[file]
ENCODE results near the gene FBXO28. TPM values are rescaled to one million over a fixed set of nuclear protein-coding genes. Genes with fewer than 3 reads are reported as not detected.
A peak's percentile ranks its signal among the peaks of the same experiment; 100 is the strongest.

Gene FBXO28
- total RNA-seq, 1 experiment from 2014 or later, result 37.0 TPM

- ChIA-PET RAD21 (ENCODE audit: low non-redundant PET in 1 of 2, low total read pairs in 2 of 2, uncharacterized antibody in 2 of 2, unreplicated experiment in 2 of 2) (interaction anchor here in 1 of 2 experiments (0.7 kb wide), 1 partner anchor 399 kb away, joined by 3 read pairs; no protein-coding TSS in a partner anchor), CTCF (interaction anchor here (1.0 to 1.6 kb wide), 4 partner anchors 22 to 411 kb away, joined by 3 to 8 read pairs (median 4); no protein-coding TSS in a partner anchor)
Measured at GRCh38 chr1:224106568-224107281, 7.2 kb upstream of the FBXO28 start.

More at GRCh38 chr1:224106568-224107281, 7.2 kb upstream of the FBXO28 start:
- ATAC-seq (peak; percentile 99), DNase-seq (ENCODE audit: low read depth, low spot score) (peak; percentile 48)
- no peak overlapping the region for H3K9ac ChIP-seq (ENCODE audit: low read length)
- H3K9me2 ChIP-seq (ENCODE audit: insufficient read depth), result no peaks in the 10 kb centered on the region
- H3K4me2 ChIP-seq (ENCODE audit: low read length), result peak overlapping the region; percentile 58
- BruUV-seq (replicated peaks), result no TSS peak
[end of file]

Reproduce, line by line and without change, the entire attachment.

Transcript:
ENCODE results near the gene FBXO28. TPM values are rescaled to one million over a fixed set of nuclear protein-coding genes. Genes with fewer than 3 reads are reported as not detected.
A peak's percentile ranks its signal among the peaks of the same experiment; 100 is the strongest.

Gene FBXO28
- total RNA-seq, 1 experiment from 2014 or later, result 37.0 TPM

- ChIA-PET RAD21 (ENCODE audit: low non-redundant PET in 1 of 2, low total read pairs in 2 of 2, uncharacterized antibody in 2 of 2, unreplicated experiment in 2 of 2) (interaction anchor here in 1 of 2 experiments (0.7 kb wide), 1 partner anchor 399 kb away, joined by 3 read pairs; no protein-coding TSS in a partner anchor), CTCF (interaction anchor here (1.0 to 1.6 kb wide), 4 partner anchors 22 to 411 kb away, joined by 3 to 8 read pairs (median 4); no protein-coding TSS in a partner anchor)
Measured at GRCh38 chr1:224106568-224107281, 7.2 kb upstream of the FBXO28 start.

More at GRCh38 chr1:224106568-224107281, 7.2 kb upstream of the FBXO28 start:
- ATAC-seq (peak; percentile 99), DNase-seq (ENCODE audit: low read depth, low spot score) (peak; percentile 48)
- no peak overlapping the region for H3K9ac ChIP-seq (ENCODE audit: low read length)
- H3K9me2 ChIP-seq (ENCODE audit: insufficient read depth), result no peaks in the 10 kb centered on the region
- H3K4me2 ChIP-seq (ENCODE audit: low read length), result peak overlapping the region; percentile 58
- BruUV-seq (replicated peaks), result no TSS peak